NEW YORK – The bursts of confetti that shower screens of Robinhood investors when they make their first trade — and serve as the punchline for critics who say the popular app treats investing like a game — are going away.
Starting this week, Robinhood will begin retiring the confetti, which was meant to celebrate customers hitting milestones like making their first deposit or enabling new features, such as upgrading to its paid Gold-level membership. The last pops will go off next week, to be replaced with a suite of animations that are decidedly measured in pace, with nary a flake within them.
“They're meant to be moments of pause, moments of understanding,” said Rich Bessel, head of design at Robinhood.
Robinhood's popularity has exploded since it launched in 2013. Its commission-free trades and easy-to-use app have drawn in so many first-time investors and helped it grow so fast that the company is preparing to sell its own stock for the first time in an initial public offering.
The confetti animations have been around since 2016, and critics say it's one of a number of techniques Robinhood uses to lure unsophisticated investors and keep them engaged with the app, where they may be making too many trades that are too risky for them. Massachusetts regulators last year cited the confetti in particular as part of a complaint they filed against Robinhood, alleging that it targets and manipulates inexperienced investors.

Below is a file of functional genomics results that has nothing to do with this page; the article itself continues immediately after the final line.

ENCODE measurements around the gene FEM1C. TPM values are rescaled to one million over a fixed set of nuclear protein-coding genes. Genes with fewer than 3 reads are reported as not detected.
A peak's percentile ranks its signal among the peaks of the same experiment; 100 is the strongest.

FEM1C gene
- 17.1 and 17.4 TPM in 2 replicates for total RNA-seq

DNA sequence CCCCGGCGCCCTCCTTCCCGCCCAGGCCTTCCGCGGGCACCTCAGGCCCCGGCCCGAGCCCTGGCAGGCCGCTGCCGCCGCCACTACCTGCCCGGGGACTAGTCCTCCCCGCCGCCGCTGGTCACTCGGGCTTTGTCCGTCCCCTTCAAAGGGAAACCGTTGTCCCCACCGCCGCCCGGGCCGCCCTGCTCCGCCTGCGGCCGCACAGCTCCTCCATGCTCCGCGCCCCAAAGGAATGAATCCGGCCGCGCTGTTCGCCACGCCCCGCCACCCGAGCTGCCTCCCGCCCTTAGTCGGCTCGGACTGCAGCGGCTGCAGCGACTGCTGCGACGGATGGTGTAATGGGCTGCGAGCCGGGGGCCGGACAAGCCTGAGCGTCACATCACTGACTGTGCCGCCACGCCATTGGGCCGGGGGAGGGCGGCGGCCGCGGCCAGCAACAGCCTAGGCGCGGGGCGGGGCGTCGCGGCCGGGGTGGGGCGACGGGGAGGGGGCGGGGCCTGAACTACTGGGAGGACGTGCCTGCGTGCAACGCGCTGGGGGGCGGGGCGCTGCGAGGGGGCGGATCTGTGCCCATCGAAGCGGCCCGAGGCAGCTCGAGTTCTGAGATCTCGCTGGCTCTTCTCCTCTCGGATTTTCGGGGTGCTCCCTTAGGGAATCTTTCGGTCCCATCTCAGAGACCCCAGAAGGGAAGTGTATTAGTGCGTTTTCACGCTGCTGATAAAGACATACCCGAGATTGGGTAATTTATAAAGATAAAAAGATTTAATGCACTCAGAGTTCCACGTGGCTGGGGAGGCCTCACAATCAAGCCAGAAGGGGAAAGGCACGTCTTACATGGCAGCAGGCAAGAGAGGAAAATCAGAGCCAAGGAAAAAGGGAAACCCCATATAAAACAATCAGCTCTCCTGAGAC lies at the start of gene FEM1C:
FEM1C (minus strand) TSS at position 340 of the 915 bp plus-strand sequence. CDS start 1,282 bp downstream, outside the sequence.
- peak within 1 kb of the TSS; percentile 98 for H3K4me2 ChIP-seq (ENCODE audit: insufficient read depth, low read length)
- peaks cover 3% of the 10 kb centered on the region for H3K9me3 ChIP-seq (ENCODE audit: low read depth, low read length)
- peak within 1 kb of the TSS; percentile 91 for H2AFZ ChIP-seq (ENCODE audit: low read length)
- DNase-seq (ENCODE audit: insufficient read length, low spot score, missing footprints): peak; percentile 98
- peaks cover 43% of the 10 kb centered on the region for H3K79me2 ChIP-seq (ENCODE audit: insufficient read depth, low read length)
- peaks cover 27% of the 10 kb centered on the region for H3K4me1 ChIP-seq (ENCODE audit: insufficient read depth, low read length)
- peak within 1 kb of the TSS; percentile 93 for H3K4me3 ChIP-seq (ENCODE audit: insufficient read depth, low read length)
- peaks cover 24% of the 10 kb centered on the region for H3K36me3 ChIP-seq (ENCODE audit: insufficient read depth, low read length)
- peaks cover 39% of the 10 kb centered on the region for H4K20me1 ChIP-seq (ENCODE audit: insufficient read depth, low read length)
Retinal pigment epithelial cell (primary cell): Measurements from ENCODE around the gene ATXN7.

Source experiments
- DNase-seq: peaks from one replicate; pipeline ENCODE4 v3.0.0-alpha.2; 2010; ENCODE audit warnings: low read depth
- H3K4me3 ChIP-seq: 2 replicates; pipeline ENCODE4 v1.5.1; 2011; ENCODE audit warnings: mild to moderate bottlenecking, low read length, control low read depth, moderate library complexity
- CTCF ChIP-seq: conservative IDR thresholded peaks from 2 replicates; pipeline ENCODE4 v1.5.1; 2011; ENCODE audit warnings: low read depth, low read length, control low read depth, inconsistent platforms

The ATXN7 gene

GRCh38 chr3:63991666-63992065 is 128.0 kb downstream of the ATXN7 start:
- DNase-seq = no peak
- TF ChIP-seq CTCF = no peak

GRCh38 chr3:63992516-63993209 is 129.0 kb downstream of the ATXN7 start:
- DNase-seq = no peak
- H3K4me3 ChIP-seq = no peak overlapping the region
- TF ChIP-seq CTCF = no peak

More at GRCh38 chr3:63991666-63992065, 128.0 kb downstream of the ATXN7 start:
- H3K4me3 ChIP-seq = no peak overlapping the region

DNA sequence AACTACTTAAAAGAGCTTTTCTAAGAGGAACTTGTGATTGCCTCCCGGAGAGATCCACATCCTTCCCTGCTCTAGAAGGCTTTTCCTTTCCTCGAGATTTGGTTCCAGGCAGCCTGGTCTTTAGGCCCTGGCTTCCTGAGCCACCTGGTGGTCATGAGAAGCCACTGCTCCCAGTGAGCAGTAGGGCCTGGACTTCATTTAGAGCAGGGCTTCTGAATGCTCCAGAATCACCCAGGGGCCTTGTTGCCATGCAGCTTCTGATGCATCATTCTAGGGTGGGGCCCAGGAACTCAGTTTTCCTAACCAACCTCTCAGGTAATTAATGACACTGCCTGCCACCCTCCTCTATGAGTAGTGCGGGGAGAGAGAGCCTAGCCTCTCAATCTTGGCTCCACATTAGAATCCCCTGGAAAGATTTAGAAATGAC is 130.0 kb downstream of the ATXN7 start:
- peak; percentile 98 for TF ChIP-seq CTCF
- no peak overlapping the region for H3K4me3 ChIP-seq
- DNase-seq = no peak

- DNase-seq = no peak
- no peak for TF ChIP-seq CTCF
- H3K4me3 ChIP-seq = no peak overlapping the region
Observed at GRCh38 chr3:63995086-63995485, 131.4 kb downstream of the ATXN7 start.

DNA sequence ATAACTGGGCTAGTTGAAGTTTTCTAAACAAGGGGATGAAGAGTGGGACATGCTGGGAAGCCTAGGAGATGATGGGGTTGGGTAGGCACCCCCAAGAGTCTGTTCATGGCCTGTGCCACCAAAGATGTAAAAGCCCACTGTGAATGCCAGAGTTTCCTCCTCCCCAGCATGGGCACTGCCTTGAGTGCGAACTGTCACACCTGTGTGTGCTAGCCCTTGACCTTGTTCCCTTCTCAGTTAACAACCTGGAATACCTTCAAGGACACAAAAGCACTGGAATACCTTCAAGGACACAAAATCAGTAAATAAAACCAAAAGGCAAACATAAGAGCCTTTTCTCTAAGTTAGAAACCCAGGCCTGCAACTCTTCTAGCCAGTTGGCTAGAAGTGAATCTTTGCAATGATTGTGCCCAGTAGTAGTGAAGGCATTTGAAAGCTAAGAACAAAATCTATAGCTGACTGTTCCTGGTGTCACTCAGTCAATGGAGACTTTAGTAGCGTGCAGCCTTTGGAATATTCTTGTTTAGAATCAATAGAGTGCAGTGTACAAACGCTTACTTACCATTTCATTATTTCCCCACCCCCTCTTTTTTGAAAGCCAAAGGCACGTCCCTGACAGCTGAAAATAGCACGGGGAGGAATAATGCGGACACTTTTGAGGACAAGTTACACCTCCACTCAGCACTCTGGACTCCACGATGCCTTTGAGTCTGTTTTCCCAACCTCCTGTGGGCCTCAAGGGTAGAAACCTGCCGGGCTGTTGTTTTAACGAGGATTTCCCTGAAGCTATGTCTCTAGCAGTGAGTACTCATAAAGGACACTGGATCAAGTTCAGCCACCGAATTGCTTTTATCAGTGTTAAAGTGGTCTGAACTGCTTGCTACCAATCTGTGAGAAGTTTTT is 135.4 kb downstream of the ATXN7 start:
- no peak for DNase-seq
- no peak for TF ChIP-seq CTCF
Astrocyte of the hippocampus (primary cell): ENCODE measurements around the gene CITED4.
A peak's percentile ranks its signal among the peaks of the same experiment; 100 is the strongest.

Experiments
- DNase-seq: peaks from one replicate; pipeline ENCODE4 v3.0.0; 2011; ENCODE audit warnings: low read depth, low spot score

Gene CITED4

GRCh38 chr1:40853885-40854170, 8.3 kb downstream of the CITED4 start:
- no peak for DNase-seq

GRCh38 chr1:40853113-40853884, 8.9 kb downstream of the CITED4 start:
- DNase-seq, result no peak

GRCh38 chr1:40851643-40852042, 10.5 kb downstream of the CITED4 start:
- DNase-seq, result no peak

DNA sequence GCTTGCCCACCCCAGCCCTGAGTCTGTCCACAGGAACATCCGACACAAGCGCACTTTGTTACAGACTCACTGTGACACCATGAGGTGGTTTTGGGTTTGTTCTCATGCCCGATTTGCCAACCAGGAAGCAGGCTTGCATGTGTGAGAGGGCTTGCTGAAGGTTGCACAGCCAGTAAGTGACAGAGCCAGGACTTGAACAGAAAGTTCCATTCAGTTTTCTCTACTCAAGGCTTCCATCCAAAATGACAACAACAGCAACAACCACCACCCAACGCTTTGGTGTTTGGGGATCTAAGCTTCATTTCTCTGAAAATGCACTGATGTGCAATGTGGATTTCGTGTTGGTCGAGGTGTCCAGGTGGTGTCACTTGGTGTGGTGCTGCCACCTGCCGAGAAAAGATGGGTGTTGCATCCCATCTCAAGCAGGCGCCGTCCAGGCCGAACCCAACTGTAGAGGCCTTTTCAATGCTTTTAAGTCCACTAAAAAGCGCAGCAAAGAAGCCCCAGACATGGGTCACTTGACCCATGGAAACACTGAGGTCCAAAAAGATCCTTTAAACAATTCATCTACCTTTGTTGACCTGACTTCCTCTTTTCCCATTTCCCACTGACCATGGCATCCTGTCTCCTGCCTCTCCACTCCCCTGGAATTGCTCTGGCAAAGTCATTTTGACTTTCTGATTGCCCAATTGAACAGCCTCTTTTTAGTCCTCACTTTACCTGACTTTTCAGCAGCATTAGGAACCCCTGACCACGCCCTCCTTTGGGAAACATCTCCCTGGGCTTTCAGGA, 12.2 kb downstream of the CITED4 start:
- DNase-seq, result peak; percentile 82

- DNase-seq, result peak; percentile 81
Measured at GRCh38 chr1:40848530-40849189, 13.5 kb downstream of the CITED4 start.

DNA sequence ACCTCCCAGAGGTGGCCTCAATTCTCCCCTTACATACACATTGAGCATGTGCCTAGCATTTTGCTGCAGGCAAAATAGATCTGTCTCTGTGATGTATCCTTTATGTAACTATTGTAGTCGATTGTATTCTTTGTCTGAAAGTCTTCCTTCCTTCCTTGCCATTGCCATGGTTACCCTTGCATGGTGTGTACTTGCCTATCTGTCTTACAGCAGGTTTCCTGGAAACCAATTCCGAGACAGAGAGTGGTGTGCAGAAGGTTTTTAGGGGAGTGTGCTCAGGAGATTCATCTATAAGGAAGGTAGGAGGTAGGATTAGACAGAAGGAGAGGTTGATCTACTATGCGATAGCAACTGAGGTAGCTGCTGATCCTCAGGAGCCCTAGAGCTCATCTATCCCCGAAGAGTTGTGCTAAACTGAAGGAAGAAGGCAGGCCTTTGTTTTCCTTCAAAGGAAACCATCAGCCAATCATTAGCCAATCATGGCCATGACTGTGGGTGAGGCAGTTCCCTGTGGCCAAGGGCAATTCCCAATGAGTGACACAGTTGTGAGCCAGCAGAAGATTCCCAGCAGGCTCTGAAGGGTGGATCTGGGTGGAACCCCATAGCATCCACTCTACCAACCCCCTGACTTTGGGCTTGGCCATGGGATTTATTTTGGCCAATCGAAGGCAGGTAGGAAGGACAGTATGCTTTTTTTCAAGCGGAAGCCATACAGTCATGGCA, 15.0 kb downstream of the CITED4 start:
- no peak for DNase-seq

A culture has built up on the internet where people post pictures of huge losses they took from bad trades — dubbed “loss porn” — and many show screenshots of their Robinhood account balances to prove it. Robinhood allows some investors to trade stock options and to buy using borrowed money, like other brokers, which can supercharge gains and losses.
Madhu Muthukumar, Robinhood's senior director of product management, said the confetti criticism became a distraction that took away from the encouragement the company was trying to provide as people stepped into investing for the first time.
The typical age for a Robinhood customer is 31, and many of them used to be among the nearly half of all U.S. households that don’t own any stocks or stock funds. Experts say it’s important to get more people invested in stocks, which historically have offered one of the best ways to build wealth over the long term.